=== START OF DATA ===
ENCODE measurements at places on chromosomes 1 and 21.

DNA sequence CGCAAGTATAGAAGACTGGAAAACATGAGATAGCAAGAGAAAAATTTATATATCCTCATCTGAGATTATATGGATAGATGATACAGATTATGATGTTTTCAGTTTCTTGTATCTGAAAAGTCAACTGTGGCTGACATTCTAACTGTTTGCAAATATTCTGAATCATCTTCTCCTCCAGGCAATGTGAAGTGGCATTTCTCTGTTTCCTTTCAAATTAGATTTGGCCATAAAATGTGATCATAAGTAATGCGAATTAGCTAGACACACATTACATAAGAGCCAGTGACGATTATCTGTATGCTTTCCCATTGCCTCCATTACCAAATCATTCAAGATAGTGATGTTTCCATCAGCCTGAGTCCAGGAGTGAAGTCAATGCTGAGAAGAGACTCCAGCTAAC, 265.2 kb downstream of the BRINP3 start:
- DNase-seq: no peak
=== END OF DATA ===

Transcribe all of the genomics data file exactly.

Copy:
ENCODE measurements at places on chromosomes 1 and 21.

DNA sequence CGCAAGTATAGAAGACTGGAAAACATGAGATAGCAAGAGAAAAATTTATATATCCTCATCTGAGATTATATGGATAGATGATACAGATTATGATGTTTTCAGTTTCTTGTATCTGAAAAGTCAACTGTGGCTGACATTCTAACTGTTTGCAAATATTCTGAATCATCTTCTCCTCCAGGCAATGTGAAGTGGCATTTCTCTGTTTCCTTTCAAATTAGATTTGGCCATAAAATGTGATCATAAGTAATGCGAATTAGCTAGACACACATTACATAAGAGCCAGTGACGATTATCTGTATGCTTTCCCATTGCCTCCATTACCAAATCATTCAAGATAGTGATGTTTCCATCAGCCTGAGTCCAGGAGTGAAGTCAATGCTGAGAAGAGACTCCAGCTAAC, 265.2 kb downstream of the BRINP3 start:
- DNase-seq: no peak